12. Snake Plant
Extremely toxic to pets; symptoms are often mild in humans and include mouth and throat irritation, nausea, and vomiting
Cast iron plant
1. Dieffenbachia (Dumb Cane)
Dieffenbachia, or dumb cane, is a tropical plant that is native to Central and South America. It's popular as a houseplant because of its large and attractive leaves. The leaves are green with light yellow or cream blotches arranged in a variety of patterns. The stems are thick and resemble canes.
The word "dieffenbachia" is used as both a genus name and a common one. (The genus is the first word in the scientific name.) The plant is a relative of the North American skunk cabbages and belongs to the family Araceae. As in a skunk cabbage, a dieffenbachia's small flowers are born on a long, rod-like structure called a spadix that is partly enclosed by a sheath called a spathe. This type of inflorescence (clustering of flowers) is characteristic of the Araceae.
What Makes Dieffenbachia Poisonous?
All parts of a dieffenbachia contain raphides, which are needle-shaped crystals of calcium oxalate. Raphides cause stinging and burning sensations in the lips, mouth, tongue, and digestive tract. They can also cause tears in soft tissue, leading to inflammation and swelling that can prevent speech (hence, "dumb cane"). In more serious cases, raphides can block the airways and interfere with breathing.
The skin may develop a rash and an itch after exposure to the plant's sap. Contact with the eyes can damage the cornea—the outer layer of the eye—and cause extreme pain. It's a good idea to wear gloves when handling the plant. Ingestion of the plant may cause nausea, vomiting, and diarrhea.
Raphides occur in other plants as well and are thought to protect them from herbivores. Researchers believe that a dieffenbachia contains other toxins in addition to calcium oxalate.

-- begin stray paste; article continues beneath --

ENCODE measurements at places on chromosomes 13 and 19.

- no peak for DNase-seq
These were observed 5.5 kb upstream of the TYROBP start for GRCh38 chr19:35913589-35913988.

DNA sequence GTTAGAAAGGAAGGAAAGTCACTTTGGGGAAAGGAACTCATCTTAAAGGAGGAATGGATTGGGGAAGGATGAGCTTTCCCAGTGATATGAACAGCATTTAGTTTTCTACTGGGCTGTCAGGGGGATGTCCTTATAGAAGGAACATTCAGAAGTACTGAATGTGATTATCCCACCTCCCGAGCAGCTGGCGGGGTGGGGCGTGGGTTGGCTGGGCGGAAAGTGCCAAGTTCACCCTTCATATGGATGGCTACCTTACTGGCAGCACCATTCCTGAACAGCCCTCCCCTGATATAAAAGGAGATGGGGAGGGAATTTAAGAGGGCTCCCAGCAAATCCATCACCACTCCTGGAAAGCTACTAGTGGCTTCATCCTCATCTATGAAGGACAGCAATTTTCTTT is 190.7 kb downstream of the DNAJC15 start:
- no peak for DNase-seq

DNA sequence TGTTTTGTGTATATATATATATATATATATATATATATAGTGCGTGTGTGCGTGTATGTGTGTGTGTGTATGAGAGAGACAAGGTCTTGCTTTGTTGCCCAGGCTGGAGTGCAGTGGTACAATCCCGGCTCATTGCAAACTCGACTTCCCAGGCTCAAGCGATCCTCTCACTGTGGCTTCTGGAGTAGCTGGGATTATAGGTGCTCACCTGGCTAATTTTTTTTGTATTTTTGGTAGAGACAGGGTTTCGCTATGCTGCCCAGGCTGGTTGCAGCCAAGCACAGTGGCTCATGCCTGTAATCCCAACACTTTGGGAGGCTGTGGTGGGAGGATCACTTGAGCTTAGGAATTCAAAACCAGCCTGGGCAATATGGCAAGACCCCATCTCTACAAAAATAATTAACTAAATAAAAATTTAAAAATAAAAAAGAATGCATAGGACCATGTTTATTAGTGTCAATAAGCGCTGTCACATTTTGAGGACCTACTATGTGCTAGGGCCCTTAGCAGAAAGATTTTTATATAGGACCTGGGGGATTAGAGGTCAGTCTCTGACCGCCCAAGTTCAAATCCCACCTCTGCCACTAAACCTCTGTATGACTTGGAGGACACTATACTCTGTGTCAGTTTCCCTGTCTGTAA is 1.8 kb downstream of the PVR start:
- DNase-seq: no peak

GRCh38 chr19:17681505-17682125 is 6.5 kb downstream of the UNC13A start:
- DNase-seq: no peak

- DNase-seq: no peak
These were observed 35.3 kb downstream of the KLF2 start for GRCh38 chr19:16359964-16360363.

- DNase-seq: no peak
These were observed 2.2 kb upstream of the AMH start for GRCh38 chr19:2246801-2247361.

What Do You Do If You Accidentally Ingest the Plant?
According to the NIH (National Institutes of Health), if someone has chewed or eaten part of a dieffenbachia plant, their mouth should be washed with a cold, wet cloth. They should also be given milk to drink, and a poison control center should be contacted.
If someone is unconscious or unable to swallow, they must never be given anything by mouth. The hands and eyes of the injured person must also be washed if these body parts have contacted the poison.
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Usually, the damage done by Dieffenbachia is unpleasant but not serious. The discomfort in the mouth may be severe and last for days, however. Fatalities have occurred from dieffenbachia poisoning, but they are very rare.
What Are Safe Alternatives for Dieffenbachia?
If the intriguing patterns on the leaves are what you're after, then consider a variegated baby rubber plant (Peperomia obtusifolia) or a prayer plant (Maranta leuconeura). Their leaves are smaller than a dieffenbachia's, but they are non-toxic and are safe around pets and children.